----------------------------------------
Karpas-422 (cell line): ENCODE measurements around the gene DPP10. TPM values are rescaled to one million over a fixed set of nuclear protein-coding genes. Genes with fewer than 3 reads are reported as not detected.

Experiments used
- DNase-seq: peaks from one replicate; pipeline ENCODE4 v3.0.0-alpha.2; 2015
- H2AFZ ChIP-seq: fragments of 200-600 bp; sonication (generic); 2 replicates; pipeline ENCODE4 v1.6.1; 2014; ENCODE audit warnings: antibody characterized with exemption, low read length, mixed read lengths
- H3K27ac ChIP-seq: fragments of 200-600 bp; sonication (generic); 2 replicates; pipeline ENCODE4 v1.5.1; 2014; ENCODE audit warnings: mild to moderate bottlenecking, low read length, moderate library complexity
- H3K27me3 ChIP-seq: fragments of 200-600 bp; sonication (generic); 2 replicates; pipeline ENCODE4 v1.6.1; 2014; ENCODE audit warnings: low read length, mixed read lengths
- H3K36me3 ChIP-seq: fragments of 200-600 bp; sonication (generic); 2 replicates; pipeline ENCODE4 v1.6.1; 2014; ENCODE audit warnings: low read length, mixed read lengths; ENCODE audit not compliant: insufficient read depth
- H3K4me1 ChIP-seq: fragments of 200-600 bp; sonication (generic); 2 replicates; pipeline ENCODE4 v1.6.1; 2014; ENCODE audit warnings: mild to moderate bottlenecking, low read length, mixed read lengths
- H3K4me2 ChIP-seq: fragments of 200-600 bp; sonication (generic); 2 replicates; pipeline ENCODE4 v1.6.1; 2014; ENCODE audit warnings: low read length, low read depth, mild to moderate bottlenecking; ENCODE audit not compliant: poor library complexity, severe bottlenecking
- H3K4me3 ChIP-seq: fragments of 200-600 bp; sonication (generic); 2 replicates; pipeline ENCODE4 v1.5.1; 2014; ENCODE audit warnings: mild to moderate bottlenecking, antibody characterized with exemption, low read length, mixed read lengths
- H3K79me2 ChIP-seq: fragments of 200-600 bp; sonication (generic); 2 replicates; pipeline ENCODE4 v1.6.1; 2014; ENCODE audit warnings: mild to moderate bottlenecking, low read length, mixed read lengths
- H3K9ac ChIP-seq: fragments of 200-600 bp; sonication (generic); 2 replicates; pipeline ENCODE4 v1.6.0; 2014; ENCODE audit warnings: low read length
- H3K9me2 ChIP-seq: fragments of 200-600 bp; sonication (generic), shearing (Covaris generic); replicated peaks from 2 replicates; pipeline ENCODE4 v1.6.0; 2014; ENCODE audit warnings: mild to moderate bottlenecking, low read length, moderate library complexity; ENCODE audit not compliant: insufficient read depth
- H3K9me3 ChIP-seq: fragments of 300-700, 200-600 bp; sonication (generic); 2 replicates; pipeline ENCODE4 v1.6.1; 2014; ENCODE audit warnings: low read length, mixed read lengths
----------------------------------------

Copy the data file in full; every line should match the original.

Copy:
Karpas-422 (cell line): ENCODE measurements around the gene DPP10. TPM values are rescaled to one million over a fixed set of nuclear protein-coding genes. Genes with fewer than 3 reads are reported as not detected.

Experiments used
- DNase-seq: peaks from one replicate; pipeline ENCODE4 v3.0.0-alpha.2; 2015
- H2AFZ ChIP-seq: fragments of 200-600 bp; sonication (generic); 2 replicates; pipeline ENCODE4 v1.6.1; 2014; ENCODE audit warnings: antibody characterized with exemption, low read length, mixed read lengths
- H3K27ac ChIP-seq: fragments of 200-600 bp; sonication (generic); 2 replicates; pipeline ENCODE4 v1.5.1; 2014; ENCODE audit warnings: mild to moderate bottlenecking, low read length, moderate library complexity
- H3K27me3 ChIP-seq: fragments of 200-600 bp; sonication (generic); 2 replicates; pipeline ENCODE4 v1.6.1; 2014; ENCODE audit warnings: low read length, mixed read lengths
- H3K36me3 ChIP-seq: fragments of 200-600 bp; sonication (generic); 2 replicates; pipeline ENCODE4 v1.6.1; 2014; ENCODE audit warnings: low read length, mixed read lengths; ENCODE audit not compliant: insufficient read depth
- H3K4me1 ChIP-seq: fragments of 200-600 bp; sonication (generic); 2 replicates; pipeline ENCODE4 v1.6.1; 2014; ENCODE audit warnings: mild to moderate bottlenecking, low read length, mixed read lengths
- H3K4me2 ChIP-seq: fragments of 200-600 bp; sonication (generic); 2 replicates; pipeline ENCODE4 v1.6.1; 2014; ENCODE audit warnings: low read length, low read depth, mild to moderate bottlenecking; ENCODE audit not compliant: poor library complexity, severe bottlenecking
- H3K4me3 ChIP-seq: fragments of 200-600 bp; sonication (generic); 2 replicates; pipeline ENCODE4 v1.5.1; 2014; ENCODE audit warnings: mild to moderate bottlenecking, antibody characterized with exemption, low read length, mixed read lengths
- H3K79me2 ChIP-seq: fragments of 200-600 bp; sonication (generic); 2 replicates; pipeline ENCODE4 v1.6.1; 2014; ENCODE audit warnings: mild to moderate bottlenecking, low read length, mixed read lengths
- H3K9ac ChIP-seq: fragments of 200-600 bp; sonication (generic); 2 replicates; pipeline ENCODE4 v1.6.0; 2014; ENCODE audit warnings: low read length
- H3K9me2 ChIP-seq: fragments of 200-600 bp; sonication (generic), shearing (Covaris generic); replicated peaks from 2 replicates; pipeline ENCODE4 v1.6.0; 2014; ENCODE audit warnings: mild to moderate bottlenecking, low read length, moderate library complexity; ENCODE audit not compliant: insufficient read depth
- H3K9me3 ChIP-seq: fragments of 300-700, 200-600 bp; sonication (generic); 2 replicates; pipeline ENCODE4 v1.6.1; 2014; ENCODE audit warnings: low read length, mixed read lengths